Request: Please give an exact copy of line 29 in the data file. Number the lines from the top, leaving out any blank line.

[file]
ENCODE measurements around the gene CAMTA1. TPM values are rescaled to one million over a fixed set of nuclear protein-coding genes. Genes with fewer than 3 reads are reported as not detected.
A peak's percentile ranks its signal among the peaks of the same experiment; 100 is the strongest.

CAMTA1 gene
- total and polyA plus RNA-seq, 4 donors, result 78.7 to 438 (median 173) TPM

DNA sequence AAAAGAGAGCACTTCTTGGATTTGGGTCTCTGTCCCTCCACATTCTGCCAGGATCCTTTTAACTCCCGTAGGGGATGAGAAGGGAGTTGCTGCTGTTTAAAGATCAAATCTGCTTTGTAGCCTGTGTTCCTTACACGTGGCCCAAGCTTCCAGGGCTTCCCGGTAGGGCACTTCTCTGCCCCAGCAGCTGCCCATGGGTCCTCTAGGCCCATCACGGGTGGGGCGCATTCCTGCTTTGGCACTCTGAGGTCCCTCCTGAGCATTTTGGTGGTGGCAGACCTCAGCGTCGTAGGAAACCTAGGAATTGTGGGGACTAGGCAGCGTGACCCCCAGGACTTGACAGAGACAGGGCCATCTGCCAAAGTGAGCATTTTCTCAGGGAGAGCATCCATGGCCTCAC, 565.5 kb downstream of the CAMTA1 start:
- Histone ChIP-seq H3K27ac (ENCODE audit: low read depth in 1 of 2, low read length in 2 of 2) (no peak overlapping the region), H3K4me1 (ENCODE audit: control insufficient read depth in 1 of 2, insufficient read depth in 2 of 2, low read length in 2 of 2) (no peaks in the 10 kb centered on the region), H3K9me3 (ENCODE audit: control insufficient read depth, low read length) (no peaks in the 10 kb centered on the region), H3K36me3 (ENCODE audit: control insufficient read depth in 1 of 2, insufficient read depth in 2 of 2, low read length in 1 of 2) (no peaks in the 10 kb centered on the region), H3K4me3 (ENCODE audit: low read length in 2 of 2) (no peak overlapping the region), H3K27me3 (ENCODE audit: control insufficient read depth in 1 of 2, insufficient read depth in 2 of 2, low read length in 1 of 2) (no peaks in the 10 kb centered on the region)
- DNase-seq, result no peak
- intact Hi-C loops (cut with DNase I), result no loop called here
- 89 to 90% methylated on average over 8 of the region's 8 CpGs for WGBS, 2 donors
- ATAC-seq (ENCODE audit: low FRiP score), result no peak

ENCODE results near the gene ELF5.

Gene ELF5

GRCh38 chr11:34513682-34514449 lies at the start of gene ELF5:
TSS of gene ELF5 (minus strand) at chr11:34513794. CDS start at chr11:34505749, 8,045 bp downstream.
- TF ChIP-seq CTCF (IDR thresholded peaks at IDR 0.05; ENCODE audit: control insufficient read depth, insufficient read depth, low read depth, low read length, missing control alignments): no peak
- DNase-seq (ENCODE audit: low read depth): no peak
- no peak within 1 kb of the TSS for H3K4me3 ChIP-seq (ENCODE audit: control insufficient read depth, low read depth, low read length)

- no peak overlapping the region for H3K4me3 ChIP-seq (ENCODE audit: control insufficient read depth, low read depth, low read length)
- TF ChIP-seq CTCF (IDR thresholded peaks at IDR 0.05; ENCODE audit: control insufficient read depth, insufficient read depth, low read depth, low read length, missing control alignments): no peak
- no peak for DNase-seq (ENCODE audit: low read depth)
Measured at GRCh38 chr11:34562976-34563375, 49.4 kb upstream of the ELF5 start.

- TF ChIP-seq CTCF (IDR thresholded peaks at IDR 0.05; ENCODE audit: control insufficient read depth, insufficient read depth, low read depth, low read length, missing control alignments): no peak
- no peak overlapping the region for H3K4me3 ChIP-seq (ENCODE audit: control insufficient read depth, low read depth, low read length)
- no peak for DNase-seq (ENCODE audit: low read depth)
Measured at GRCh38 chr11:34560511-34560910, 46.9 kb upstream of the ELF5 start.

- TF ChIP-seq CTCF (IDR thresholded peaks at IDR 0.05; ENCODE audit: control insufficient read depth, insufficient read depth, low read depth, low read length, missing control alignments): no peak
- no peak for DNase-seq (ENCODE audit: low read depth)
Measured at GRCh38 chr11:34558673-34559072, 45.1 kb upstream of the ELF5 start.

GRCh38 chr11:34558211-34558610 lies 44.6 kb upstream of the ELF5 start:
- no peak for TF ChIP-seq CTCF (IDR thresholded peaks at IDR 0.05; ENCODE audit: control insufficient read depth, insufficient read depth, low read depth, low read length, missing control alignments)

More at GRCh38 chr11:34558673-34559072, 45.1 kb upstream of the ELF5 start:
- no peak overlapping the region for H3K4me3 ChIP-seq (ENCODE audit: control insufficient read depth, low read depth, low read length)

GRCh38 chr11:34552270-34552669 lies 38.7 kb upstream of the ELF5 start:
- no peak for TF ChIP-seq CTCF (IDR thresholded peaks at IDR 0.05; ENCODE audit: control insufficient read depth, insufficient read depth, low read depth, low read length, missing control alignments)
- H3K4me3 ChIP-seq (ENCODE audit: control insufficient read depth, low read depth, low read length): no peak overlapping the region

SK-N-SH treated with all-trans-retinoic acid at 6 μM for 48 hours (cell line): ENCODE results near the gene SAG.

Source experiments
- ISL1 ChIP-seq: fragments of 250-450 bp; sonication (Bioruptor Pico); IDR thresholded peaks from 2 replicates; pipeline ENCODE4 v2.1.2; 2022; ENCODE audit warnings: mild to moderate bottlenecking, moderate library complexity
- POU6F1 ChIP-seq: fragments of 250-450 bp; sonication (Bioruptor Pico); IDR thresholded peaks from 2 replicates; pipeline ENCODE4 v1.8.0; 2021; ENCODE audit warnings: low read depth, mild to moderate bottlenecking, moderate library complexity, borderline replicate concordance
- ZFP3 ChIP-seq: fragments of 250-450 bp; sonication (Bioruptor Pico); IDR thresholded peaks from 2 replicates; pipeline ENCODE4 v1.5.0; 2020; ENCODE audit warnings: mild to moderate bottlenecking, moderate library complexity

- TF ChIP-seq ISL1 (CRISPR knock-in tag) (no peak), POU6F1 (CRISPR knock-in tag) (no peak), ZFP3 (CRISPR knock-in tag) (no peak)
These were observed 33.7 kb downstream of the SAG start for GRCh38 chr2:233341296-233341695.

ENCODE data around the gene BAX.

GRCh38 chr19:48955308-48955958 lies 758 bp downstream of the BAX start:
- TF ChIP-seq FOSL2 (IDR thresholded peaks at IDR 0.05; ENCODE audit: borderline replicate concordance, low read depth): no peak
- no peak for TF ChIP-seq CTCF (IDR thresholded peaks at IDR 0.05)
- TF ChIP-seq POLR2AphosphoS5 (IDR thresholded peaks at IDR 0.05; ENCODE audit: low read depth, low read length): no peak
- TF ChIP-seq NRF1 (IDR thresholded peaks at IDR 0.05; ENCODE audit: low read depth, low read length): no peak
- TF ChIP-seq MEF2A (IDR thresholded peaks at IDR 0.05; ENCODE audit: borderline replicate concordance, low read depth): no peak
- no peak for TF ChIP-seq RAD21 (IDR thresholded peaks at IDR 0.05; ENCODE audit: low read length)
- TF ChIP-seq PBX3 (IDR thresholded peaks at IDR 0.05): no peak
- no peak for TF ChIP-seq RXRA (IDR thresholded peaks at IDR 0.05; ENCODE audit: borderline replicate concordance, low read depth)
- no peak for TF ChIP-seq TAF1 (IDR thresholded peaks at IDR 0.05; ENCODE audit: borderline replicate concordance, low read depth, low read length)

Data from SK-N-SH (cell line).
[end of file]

GRCh38 chr11:34558211-34558610 lies 44.6 kb upstream of the ELF5 start: